Hospital Corps Quarterly


motivation

hospital corpsmen celebrate anniversary in Sahl Sinjar, Iraq

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By HM1 (FMF/SW/AW) Darnelle Mason and HM1 Jonothan Tarkowski

Marines and Hospital Corpsmen pose with a very special cake

he Marines and Sailors of Task Force 3D Light Armored Reconnaissance (LAR) Battalion paused from their fervid schedule to reflect on the Hospital Corps and its 111 years of outstanding service and support to the Navy and Marine Corps team. The celebration began as a challenge from the 3D LAR Battalion Aid Station Chief, HMC (FMF/SW/AW) Aaron Zale, to the First Class Petty Officer Association (FCPOA) of Sahl Sinjar Airfield. “Make it happen.” HMC Zale mentored and helped to hone the First Class Petty Officer’s vision into reality, with the Sailors of Task Force 3D LAR serving in an austere environment they, would not have the luxury of going to the local bake shop or to the base chow hall to have a cake baked and decorated for them. The First Class Petty Officer’s Spring2010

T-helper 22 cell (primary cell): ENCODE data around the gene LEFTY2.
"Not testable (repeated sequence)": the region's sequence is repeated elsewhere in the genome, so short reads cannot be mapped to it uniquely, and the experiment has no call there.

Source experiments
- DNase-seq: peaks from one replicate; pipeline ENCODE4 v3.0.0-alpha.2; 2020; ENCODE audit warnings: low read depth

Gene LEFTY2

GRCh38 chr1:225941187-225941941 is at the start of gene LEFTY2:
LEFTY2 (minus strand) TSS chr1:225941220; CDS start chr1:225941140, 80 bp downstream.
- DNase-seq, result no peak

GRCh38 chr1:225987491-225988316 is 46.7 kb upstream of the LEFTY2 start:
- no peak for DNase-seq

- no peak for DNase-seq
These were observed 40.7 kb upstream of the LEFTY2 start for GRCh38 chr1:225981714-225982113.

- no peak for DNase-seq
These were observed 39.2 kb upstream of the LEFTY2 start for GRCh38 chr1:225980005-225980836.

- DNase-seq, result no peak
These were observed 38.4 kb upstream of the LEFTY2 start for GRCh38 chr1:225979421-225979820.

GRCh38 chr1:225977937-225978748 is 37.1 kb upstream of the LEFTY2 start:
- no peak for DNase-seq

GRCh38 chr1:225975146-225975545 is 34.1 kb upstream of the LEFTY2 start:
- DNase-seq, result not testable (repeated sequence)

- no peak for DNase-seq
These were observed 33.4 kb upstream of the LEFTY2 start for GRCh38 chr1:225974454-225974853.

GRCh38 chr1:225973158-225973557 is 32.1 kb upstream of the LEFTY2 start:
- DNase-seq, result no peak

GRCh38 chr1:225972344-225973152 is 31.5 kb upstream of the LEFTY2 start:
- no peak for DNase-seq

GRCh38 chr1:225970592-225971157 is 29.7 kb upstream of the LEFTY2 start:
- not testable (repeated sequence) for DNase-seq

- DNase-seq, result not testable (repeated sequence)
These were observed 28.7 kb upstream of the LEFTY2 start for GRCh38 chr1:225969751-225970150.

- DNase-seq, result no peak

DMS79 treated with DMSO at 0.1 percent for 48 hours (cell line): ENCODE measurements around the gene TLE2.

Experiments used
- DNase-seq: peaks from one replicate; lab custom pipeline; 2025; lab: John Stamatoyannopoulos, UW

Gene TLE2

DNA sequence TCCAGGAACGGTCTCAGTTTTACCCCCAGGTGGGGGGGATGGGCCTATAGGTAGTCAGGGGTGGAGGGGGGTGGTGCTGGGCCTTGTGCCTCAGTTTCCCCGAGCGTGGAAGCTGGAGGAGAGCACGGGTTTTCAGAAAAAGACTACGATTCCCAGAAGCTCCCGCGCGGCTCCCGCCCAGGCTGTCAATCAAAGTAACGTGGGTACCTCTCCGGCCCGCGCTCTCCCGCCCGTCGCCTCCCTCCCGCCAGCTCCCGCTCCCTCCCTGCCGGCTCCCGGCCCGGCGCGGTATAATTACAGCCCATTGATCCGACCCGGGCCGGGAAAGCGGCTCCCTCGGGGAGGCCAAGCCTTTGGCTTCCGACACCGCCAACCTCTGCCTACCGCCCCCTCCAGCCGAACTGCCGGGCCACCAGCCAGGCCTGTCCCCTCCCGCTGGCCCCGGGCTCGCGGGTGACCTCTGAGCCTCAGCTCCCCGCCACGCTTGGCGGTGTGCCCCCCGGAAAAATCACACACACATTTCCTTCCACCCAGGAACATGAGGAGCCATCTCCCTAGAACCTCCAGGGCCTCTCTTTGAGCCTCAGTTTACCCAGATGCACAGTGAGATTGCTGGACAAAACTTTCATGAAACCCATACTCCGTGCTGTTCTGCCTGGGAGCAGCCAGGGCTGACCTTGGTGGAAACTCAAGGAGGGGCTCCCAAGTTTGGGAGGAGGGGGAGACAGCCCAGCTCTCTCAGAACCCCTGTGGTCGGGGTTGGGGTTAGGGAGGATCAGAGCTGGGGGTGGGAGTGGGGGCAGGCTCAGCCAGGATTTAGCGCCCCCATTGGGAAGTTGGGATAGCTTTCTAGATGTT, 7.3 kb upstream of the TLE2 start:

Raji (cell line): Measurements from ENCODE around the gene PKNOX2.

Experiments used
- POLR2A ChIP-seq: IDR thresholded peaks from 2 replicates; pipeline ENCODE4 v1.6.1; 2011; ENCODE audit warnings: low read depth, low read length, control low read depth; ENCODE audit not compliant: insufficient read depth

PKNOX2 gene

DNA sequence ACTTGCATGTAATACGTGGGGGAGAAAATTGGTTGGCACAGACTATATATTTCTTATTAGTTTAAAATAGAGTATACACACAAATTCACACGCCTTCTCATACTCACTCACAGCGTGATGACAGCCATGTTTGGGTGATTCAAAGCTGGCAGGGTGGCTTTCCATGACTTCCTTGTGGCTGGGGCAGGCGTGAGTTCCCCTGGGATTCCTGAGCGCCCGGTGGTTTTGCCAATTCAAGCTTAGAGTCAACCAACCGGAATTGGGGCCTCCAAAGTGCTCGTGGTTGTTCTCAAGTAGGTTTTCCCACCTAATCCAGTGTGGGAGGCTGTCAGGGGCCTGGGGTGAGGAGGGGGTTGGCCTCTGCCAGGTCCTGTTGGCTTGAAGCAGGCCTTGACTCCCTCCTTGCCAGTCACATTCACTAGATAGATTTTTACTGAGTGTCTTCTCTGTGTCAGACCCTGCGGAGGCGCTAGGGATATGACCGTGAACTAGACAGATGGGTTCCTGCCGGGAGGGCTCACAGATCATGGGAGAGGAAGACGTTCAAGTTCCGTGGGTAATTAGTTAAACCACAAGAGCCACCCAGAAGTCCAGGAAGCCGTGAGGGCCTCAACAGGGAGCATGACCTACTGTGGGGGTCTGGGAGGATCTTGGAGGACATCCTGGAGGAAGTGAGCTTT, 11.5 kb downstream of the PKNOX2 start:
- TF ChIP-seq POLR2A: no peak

decided to make a cake themselves. HM1 (FMF/AW/NAC) Jonothan Tarkowski had his wife send out cake mix and frosting. A second package was sent, following a query of the baking experience from among his fellow First Class Petty Officer’s and a thorough inspection of the Sahl Sinjar Airfield’s mobile kitchen unit. Learning Microsoft Publisher on the fly, the Sahl Sinjar FCPOA put together an impressive brochure that detailed history of the Hospital Corps and paid homage to the fallen men and women from its ranks. Using their connections throughout theater and back in CONUS, the members of the FCPOA were able to research and orchestrate a ceremony that was professional, unique and timeless despite the expeditionary setting. Bringing together the Sailors from four separate units aboard Sahl Sinjar Airfield HMC Zale and the FCPOA had their Sailors razor sharp with their close order drill, draw-